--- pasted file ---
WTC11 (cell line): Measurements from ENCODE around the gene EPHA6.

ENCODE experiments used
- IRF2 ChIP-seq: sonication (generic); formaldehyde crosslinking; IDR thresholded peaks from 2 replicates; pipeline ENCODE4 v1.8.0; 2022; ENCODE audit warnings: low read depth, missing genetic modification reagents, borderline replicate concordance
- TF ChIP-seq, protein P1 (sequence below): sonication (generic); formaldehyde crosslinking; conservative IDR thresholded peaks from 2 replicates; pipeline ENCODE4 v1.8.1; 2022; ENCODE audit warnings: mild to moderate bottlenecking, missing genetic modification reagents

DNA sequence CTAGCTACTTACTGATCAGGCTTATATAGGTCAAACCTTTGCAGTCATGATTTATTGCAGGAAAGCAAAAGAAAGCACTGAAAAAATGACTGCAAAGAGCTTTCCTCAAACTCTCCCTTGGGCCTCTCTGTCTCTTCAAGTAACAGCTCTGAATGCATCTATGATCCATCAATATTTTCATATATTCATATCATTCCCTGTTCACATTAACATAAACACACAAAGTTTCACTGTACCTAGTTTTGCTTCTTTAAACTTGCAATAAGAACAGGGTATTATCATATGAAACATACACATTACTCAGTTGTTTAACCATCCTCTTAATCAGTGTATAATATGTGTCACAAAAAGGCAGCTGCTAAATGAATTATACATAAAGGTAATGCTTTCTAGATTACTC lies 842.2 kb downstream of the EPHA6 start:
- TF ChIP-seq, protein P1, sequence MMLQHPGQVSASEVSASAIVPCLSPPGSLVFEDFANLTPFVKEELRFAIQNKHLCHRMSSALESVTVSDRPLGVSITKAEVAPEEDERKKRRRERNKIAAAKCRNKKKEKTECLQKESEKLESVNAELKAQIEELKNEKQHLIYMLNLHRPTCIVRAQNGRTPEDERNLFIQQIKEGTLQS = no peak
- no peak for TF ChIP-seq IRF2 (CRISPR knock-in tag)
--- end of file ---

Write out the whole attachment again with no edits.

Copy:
WTC11 (cell line): Measurements from ENCODE around the gene EPHA6.

ENCODE experiments used
- IRF2 ChIP-seq: sonication (generic); formaldehyde crosslinking; IDR thresholded peaks from 2 replicates; pipeline ENCODE4 v1.8.0; 2022; ENCODE audit warnings: low read depth, missing genetic modification reagents, borderline replicate concordance
- TF ChIP-seq, protein P1 (sequence below): sonication (generic); formaldehyde crosslinking; conservative IDR thresholded peaks from 2 replicates; pipeline ENCODE4 v1.8.1; 2022; ENCODE audit warnings: mild to moderate bottlenecking, missing genetic modification reagents

DNA sequence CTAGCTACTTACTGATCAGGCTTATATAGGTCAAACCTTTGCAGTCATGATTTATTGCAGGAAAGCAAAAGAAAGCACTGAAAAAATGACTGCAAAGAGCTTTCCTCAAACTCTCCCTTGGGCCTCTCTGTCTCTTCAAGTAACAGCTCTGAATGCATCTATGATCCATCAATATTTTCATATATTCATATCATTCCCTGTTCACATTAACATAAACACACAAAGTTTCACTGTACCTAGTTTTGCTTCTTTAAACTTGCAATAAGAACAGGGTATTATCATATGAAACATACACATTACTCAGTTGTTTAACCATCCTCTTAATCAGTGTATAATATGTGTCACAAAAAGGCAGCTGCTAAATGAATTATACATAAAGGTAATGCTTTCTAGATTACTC lies 842.2 kb downstream of the EPHA6 start:
- TF ChIP-seq, protein P1, sequence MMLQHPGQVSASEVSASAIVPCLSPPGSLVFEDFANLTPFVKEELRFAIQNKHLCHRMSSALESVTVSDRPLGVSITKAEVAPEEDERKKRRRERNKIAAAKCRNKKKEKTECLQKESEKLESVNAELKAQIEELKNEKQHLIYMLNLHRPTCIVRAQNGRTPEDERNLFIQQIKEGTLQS = no peak
- no peak for TF ChIP-seq IRF2 (CRISPR knock-in tag)